What it mean we will live with COVID-19 forever?
Ever since mutant variants of the virus have wreaked havoc and lowered the efficacy of vaccines, experts have pinpointed that achieving herd immunity, or removing COVID-19 from the world, altogether may not be actually possible.
While we do know that certain mandates, such as testing, mask hygiene, distancing would still need to be followed till we know there’s a low-graded risk, living while knowing that there’s a virus forever could be very well a reality to acclimatize ourselves too.
While learning to live with COVID-19 forever does mean that the virus may never ever go away, however, it does mean that the virus, over time, may become less threatening and as higher rates of immunization are achieved, the virus would have fewer chances of spreading or spell severe outcomes, as we are seeing today.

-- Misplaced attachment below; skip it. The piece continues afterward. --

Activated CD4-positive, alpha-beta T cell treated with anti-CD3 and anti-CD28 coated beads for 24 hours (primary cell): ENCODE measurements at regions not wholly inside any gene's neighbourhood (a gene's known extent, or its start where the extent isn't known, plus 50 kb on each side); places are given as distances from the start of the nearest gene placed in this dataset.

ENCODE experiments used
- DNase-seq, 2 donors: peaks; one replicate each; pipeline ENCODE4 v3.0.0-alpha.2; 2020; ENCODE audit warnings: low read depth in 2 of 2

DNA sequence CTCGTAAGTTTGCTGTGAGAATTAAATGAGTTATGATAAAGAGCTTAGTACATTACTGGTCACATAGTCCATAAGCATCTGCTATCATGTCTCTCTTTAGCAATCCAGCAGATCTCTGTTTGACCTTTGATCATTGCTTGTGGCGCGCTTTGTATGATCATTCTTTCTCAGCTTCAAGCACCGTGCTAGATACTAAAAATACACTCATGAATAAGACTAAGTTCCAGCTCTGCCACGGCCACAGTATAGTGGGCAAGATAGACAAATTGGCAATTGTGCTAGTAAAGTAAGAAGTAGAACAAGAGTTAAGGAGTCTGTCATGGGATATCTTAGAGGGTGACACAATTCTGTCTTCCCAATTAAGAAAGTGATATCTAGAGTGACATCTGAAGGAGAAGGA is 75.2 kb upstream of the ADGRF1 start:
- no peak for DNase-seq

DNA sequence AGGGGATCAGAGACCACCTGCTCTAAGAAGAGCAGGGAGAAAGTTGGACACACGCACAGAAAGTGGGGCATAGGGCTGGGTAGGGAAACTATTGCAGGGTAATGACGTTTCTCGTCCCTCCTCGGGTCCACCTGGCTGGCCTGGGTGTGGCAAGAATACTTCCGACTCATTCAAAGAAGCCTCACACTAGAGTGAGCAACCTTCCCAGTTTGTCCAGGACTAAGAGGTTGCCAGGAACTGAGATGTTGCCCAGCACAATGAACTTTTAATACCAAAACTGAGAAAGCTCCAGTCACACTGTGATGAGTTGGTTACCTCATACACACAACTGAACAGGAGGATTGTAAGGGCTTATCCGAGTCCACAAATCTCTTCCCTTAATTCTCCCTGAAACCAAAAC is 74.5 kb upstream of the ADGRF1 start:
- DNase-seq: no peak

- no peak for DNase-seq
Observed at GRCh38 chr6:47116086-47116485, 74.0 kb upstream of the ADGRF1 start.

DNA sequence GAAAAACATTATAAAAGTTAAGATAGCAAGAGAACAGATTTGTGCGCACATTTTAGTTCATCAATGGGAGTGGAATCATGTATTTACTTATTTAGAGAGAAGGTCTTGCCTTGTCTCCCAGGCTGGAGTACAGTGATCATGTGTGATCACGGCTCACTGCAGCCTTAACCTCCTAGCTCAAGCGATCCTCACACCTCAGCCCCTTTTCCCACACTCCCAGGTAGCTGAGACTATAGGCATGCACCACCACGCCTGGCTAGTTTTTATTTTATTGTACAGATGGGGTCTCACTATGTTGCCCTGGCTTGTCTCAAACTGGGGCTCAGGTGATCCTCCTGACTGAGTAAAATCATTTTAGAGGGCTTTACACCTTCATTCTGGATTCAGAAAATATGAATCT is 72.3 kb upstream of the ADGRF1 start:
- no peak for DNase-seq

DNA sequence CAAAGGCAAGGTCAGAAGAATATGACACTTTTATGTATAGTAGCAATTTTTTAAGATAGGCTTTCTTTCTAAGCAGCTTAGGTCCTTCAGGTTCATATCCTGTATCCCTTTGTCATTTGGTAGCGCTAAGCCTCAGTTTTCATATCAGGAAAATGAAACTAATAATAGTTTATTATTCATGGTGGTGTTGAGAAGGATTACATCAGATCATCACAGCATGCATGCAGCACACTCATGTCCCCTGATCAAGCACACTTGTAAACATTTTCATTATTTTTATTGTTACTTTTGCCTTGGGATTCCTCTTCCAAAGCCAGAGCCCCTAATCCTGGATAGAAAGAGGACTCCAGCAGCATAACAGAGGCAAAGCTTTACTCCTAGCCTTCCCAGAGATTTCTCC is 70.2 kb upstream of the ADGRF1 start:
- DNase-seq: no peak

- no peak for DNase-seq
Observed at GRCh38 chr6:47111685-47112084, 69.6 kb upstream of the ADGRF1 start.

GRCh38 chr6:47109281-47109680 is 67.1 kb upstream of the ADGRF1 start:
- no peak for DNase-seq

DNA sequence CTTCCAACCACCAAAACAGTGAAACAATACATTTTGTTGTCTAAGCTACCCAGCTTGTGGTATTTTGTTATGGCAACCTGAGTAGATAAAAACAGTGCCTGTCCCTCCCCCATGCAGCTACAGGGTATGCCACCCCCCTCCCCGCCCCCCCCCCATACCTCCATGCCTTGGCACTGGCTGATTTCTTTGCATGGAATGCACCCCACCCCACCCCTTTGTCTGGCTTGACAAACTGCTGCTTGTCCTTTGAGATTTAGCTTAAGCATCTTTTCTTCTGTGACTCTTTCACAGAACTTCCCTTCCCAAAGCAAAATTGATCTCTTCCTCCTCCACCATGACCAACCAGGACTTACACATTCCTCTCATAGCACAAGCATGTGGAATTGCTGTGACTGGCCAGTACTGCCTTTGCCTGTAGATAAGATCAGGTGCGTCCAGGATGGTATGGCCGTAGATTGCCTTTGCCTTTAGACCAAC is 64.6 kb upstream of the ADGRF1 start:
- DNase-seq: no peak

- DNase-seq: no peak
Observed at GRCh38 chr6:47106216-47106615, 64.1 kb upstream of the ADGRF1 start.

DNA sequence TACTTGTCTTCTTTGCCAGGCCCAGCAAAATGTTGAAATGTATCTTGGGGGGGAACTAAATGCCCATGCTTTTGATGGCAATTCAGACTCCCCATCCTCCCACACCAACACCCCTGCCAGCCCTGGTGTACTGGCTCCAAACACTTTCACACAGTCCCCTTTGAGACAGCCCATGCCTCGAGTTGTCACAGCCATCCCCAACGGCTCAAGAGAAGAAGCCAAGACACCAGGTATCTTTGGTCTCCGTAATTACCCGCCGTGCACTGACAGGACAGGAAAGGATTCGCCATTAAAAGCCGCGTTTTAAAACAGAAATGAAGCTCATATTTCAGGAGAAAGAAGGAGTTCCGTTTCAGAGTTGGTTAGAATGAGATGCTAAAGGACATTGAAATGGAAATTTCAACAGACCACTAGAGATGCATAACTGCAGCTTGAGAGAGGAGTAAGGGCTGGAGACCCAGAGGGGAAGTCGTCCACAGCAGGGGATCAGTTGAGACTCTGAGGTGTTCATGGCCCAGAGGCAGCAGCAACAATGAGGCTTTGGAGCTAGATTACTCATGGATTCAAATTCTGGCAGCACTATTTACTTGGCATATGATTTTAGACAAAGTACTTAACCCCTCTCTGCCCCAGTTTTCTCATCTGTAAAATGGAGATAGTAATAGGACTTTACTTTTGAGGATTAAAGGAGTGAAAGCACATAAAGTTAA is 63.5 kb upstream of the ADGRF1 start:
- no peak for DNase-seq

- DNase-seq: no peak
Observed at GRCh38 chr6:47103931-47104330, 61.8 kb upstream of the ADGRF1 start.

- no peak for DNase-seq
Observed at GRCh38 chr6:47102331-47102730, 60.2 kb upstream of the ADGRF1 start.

Several experts have also stressed that instead of trying for a zero-COVID-policy, transitioning from a pandemic to an endemic is the best probable scenario we may have currently.
What does it mean for COVID-19 vaccines?
High immunization rates and vaccination speeds are needed to provide peak protection and limit COVID from spreading. As we move into the future course of months, where there’s a possibility of seeing more mutations coming up, the current vaccines may be upgraded, or subjected to changes, which could help them offer more protection and efficiency than we currently have.
There’s also talk of booster shots right now, which may be suggested for those who are immuno-compromised.
In the future, COVID vaccination may also become an annual affair, much like flu vaccination and thus, with added immunity, it would our best shot of defence to mitigate the risks of COVID-19.